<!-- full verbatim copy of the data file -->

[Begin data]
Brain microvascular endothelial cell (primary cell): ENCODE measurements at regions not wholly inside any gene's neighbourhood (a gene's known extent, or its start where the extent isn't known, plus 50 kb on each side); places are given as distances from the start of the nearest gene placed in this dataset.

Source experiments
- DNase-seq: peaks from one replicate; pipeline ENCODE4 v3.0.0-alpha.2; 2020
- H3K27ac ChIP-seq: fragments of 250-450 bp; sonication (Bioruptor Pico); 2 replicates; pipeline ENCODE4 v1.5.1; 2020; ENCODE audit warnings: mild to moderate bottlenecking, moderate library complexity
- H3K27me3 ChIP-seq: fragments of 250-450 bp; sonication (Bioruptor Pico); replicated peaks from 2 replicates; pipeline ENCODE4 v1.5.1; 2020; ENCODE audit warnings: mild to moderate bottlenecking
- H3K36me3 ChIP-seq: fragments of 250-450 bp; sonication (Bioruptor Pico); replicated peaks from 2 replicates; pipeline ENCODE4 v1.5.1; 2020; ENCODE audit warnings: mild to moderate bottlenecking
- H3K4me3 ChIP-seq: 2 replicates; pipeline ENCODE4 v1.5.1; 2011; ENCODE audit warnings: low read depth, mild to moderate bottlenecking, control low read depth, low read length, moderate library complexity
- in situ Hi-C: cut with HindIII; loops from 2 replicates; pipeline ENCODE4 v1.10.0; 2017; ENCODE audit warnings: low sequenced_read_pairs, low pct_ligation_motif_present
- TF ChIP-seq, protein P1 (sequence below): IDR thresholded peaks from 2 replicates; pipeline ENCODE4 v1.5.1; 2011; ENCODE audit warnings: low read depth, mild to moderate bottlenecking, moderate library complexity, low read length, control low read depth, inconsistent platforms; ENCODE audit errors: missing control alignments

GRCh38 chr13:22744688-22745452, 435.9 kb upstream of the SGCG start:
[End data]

Brain microvascular endothelial cell (primary cell): ENCODE measurements at regions not wholly inside any gene's neighbourhood (a gene's known extent, or its start where the extent isn't known, plus 50 kb on each side); places are given as distances from the start of the nearest gene placed in this dataset.

Source experiments
- DNase-seq: peaks from one replicate; pipeline ENCODE4 v3.0.0-alpha.2; 2020
- H3K27ac ChIP-seq: fragments of 250-450 bp; sonication (Bioruptor Pico); 2 replicates; pipeline ENCODE4 v1.5.1; 2020; ENCODE audit warnings: mild to moderate bottlenecking, moderate library complexity
- H3K27me3 ChIP-seq: fragments of 250-450 bp; sonication (Bioruptor Pico); replicated peaks from 2 replicates; pipeline ENCODE4 v1.5.1; 2020; ENCODE audit warnings: mild to moderate bottlenecking
- H3K36me3 ChIP-seq: fragments of 250-450 bp; sonication (Bioruptor Pico); replicated peaks from 2 replicates; pipeline ENCODE4 v1.5.1; 2020; ENCODE audit warnings: mild to moderate bottlenecking
- H3K4me3 ChIP-seq: 2 replicates; pipeline ENCODE4 v1.5.1; 2011; ENCODE audit warnings: low read depth, mild to moderate bottlenecking, control low read depth, low read length, moderate library complexity
- in situ Hi-C: cut with HindIII; loops from 2 replicates; pipeline ENCODE4 v1.10.0; 2017; ENCODE audit warnings: low sequenced_read_pairs, low pct_ligation_motif_present
- TF ChIP-seq, protein P1 (sequence below): IDR thresholded peaks from 2 replicates; pipeline ENCODE4 v1.5.1; 2011; ENCODE audit warnings: low read depth, mild to moderate bottlenecking, moderate library complexity, low read length, control low read depth, inconsistent platforms; ENCODE audit errors: missing control alignments

GRCh38 chr13:22744688-22745452, 435.9 kb upstream of the SGCG start: